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  • Writer's pictureChuck Cusumano

Don't Let March be Madness – Manage Your Time!

By Scott Barber

With March Madness officially underway, we got to thinking: almost all of the characteristics of a winning basketball team are true of a winning team in the workplace as well. Communication, teamwork, execution, and sound leadership come to mind, but there's one other critical factor that winning teams (and individuals) do well: they manage their time!

On a basketball court, we would call this controlling the flow of the game. The team that can dictate a flow that fits their strengths has a huge advantage. A team that can play fast when they need to and slow it down when necessary is positioned to win games in a lot of different ways.

And so it is with you, and with your team. There are times you have to play fast because of imposing deadlines. You have to get a lot done in a short amount of time, perhaps working extra hours in the process. There are other times it is crucial to slow down, regroup, plan, and work on the work and not only in the work. Whether you are playing fast or slow, you have a similar goal – manage your time in such a way that you will get maximum results.

Good time management is easy to talk about and harder to implement. Here are our three critical components to winning the time management battle:

  • Know Your Opponent's Tendencies: Winning teams know their strengths and also play with their opponent’s tendencies in mind. The first question you might be asking is, who is my opponent? When it comes to time management, your greatest opponent is likely yourself. From as far back as Socrates, the best leaders have understood that “Knowing thyself is the beginning of wisdom.” This is why it's so critical to make efforts to know your ways of thinking, working, and collaborating. Whether it be in the form of a Gallup StrengthsFinder Assessment (reach out to us for how to get started!) or a Communication Style Quiz, we encourage assessments to best understand your tendencies. If you tend to play fast – regularly responding to the urgent rather than the important – you must push back against this tendency and do the hard work of preparation, planning, team building, mentoring, and appreciation. If you tend to play slow and overanalyze, you too must push back. Dictate your pace and realize it likely will require you to push against your tendencies.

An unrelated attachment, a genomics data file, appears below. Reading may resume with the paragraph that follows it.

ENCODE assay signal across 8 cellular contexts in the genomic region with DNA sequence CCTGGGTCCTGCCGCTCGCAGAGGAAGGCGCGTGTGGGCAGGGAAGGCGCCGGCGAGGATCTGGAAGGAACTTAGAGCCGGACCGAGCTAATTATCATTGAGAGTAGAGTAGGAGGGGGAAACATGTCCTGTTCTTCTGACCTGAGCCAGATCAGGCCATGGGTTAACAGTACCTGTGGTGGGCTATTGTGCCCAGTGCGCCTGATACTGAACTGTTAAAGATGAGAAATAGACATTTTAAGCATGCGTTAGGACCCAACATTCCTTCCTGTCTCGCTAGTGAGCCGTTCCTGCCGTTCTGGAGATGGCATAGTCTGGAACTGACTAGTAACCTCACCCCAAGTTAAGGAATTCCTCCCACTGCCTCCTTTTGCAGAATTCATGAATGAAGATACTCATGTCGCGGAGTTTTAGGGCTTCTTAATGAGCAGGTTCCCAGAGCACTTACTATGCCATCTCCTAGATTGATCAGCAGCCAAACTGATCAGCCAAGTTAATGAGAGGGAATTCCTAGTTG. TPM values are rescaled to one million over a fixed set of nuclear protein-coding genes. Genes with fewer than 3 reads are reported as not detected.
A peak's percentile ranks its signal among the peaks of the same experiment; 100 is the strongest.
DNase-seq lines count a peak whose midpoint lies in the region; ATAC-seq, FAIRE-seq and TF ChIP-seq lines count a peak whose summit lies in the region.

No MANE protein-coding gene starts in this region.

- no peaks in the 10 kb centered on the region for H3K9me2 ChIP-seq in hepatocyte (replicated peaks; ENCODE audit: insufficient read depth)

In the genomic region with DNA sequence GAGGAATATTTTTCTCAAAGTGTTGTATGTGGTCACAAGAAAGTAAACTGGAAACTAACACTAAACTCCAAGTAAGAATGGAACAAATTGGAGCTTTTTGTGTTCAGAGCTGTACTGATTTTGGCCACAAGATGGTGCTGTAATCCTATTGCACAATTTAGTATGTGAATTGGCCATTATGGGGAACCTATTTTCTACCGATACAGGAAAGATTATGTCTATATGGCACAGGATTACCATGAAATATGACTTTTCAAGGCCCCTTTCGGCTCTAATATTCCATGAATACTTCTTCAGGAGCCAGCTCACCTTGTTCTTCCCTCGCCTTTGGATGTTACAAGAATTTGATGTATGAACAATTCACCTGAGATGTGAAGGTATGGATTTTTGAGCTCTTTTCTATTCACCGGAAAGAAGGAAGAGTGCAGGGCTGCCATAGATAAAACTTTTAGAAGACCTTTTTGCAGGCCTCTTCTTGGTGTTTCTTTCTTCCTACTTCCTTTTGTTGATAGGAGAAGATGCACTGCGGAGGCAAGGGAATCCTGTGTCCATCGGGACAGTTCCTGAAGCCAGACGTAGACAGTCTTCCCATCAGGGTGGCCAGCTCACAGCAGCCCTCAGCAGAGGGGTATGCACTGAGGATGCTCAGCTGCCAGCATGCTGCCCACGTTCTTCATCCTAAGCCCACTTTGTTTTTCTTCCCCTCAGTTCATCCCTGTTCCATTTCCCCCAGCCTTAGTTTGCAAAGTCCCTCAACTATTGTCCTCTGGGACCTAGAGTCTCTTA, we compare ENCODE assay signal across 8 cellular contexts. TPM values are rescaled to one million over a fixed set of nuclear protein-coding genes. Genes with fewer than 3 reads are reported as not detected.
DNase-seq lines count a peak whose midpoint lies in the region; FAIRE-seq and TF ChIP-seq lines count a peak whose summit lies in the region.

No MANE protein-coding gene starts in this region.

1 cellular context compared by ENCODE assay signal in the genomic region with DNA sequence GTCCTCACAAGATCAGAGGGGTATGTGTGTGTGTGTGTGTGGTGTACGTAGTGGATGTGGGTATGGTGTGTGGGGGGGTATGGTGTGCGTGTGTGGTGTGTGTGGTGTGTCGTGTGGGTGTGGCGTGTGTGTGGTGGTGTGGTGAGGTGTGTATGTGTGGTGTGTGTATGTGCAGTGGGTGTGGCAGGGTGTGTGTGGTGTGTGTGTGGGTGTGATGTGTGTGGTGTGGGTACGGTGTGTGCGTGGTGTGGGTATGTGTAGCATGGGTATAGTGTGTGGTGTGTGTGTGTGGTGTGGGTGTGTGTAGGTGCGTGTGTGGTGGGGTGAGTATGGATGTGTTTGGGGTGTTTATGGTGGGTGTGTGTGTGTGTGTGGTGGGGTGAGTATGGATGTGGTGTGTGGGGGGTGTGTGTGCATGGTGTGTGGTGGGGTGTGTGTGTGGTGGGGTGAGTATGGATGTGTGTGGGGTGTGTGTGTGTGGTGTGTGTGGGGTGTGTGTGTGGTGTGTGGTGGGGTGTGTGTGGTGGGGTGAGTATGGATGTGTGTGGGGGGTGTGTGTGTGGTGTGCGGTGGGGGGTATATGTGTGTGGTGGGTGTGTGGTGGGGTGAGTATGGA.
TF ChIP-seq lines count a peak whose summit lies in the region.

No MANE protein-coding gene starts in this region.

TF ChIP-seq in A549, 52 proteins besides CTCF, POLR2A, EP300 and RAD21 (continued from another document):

• Establish a Game Plan: Knowing yourself well will help you determine where you should plan to go with your day, your week, your month, and even your year. The more you know and commit to ahead of time, the more likely you are to follow through, and the more likely you will be able to look back satisfied with how you managed your time. Here’s a quick, practical test to see how you are doing in establishing a game plan: Do you know what you will be doing next Thursday at 2 pm (pick a couple of other random times as well)? Will it honestly be a strategic use of your time? If you can answer these two questions with a "yes," then you are likely doing well in this area.

  • Execute: Once you have done the difficult work of knowing yourself and creating a plan, the even harder work of execution comes in. Space does not allow us to begin to unpack this topic, but suffice it to say it requires more than (but not less than) a “Get 'er done” commitment. A favorite resource of ours is the outstanding book The Four Disciplines of Execution, by McChesney, Covey, and Huling. If you will create a game plan that allows space to read this book, you’ll thank us later.

If you need further guidance on how to best manage your time to win in the workplace and beyond, please reach out to us at Best of luck with your work week ahead – and your March Madness bracket!

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